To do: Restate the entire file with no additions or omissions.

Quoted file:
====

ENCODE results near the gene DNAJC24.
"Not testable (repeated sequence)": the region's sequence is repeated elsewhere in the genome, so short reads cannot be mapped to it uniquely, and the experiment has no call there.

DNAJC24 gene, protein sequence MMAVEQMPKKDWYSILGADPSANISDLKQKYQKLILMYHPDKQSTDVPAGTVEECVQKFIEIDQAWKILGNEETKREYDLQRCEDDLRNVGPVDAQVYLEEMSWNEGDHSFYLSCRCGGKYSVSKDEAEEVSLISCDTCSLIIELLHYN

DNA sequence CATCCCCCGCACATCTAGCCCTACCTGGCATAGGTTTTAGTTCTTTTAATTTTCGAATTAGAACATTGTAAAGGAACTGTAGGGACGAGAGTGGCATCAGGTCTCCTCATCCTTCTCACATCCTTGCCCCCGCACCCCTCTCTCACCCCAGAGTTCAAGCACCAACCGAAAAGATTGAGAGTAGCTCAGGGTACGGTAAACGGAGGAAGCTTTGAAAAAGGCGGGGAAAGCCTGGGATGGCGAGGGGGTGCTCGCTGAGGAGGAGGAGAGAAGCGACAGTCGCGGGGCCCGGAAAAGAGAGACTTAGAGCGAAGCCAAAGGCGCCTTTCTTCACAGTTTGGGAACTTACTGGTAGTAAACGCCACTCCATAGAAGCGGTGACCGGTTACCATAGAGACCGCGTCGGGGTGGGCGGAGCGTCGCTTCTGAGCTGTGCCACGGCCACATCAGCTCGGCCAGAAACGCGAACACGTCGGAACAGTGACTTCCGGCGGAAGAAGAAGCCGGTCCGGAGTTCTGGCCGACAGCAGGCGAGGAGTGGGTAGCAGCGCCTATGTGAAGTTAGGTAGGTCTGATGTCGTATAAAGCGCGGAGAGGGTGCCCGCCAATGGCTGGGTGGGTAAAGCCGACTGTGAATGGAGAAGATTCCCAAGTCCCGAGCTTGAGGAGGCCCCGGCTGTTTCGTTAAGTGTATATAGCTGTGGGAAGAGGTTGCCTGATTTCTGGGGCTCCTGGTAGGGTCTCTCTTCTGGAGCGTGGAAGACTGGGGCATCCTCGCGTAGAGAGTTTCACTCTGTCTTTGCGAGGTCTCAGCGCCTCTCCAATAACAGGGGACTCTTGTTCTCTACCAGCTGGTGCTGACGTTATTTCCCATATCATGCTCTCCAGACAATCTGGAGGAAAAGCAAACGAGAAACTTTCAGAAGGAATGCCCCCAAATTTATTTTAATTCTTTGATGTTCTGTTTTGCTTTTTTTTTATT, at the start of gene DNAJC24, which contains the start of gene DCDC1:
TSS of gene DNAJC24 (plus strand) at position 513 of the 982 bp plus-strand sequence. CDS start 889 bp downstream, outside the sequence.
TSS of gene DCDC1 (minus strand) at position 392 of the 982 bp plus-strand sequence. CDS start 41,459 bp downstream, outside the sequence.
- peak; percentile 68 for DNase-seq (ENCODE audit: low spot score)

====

ENCODE results near the gene DNAJC24.
"Not testable (repeated sequence)": the region's sequence is repeated elsewhere in the genome, so short reads cannot be mapped to it uniquely, and the experiment has no call there.

DNAJC24 gene, protein sequence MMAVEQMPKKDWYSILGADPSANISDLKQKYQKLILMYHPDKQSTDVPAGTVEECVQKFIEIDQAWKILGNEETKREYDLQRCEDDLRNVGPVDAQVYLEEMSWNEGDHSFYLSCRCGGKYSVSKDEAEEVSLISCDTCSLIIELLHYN

DNA sequence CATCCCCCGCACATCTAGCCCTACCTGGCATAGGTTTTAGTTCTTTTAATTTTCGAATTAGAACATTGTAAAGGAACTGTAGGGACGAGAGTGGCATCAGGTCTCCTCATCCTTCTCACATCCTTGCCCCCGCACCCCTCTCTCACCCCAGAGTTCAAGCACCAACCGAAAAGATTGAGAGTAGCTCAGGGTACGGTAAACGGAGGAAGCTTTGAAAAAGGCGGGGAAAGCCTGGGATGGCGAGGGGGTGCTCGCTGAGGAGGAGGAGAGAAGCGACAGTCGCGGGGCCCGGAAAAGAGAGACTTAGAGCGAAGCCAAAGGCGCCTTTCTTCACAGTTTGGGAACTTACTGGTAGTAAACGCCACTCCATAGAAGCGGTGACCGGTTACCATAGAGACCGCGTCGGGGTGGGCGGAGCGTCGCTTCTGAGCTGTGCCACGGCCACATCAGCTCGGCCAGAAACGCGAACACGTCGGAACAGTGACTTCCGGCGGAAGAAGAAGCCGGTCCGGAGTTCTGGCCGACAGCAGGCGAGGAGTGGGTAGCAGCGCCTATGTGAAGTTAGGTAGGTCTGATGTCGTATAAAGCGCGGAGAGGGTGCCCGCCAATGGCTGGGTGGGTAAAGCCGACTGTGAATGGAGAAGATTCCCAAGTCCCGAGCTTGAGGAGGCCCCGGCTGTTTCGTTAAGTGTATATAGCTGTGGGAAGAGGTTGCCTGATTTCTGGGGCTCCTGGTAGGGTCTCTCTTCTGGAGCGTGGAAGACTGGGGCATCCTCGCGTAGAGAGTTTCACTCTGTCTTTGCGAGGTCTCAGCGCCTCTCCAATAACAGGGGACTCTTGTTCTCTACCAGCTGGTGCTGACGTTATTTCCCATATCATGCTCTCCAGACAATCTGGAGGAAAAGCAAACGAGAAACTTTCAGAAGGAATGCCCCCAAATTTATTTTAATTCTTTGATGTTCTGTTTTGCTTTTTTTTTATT, at the start of gene DNAJC24, which contains the start of gene DCDC1:
TSS of gene DNAJC24 (plus strand) at position 513 of the 982 bp plus-strand sequence. CDS start 889 bp downstream, outside the sequence.
TSS of gene DCDC1 (minus strand) at position 392 of the 982 bp plus-strand sequence. CDS start 41,459 bp downstream, outside the sequence.
- peak; percentile 68 for DNase-seq (ENCODE audit: low spot score)